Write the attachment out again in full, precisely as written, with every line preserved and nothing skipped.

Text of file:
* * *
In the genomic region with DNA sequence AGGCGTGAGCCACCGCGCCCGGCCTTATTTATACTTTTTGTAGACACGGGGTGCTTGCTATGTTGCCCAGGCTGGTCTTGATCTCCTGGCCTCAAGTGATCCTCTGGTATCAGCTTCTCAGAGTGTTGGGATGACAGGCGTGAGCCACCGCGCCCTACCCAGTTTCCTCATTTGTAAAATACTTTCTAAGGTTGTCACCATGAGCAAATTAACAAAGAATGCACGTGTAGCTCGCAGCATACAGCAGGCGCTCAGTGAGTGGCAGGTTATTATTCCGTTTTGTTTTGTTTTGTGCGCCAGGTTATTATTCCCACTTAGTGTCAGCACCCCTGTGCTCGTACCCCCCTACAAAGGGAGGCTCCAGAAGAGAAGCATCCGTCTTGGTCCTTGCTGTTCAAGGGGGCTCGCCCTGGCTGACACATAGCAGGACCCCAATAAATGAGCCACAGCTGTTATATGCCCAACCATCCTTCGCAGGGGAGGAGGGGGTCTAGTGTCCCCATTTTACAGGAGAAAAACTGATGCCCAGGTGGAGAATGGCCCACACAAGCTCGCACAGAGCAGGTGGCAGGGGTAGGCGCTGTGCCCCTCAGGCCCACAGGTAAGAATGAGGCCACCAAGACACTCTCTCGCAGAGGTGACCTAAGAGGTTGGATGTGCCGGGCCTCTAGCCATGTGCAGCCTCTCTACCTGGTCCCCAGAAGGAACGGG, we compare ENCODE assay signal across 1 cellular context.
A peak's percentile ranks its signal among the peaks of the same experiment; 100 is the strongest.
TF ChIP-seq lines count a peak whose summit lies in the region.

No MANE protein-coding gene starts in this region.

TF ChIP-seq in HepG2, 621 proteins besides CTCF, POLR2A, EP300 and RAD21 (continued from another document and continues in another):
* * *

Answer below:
In the genomic region with DNA sequence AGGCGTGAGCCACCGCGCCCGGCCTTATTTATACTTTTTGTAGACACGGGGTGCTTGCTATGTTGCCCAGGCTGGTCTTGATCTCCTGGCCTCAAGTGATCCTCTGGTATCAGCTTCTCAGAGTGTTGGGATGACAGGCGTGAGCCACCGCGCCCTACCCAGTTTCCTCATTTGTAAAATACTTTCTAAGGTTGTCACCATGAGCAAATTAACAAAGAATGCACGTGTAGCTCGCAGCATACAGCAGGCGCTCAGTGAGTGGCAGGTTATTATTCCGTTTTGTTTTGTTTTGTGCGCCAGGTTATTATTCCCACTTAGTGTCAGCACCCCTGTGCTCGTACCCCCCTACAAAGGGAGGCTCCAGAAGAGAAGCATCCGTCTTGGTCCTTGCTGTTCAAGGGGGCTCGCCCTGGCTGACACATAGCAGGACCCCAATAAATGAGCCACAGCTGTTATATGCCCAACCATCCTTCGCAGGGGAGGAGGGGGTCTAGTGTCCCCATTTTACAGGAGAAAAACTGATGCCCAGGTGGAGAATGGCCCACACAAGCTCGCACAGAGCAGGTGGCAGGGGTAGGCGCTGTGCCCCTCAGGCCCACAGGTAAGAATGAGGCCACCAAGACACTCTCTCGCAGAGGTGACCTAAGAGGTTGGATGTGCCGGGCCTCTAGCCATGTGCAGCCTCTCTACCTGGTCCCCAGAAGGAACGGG, we compare ENCODE assay signal across 1 cellular context.
A peak's percentile ranks its signal among the peaks of the same experiment; 100 is the strongest.
TF ChIP-seq lines count a peak whose summit lies in the region.

No MANE protein-coding gene starts in this region.

TF ChIP-seq in HepG2, 621 proteins besides CTCF, POLR2A, EP300 and RAD21 (continued from another document and continues in another):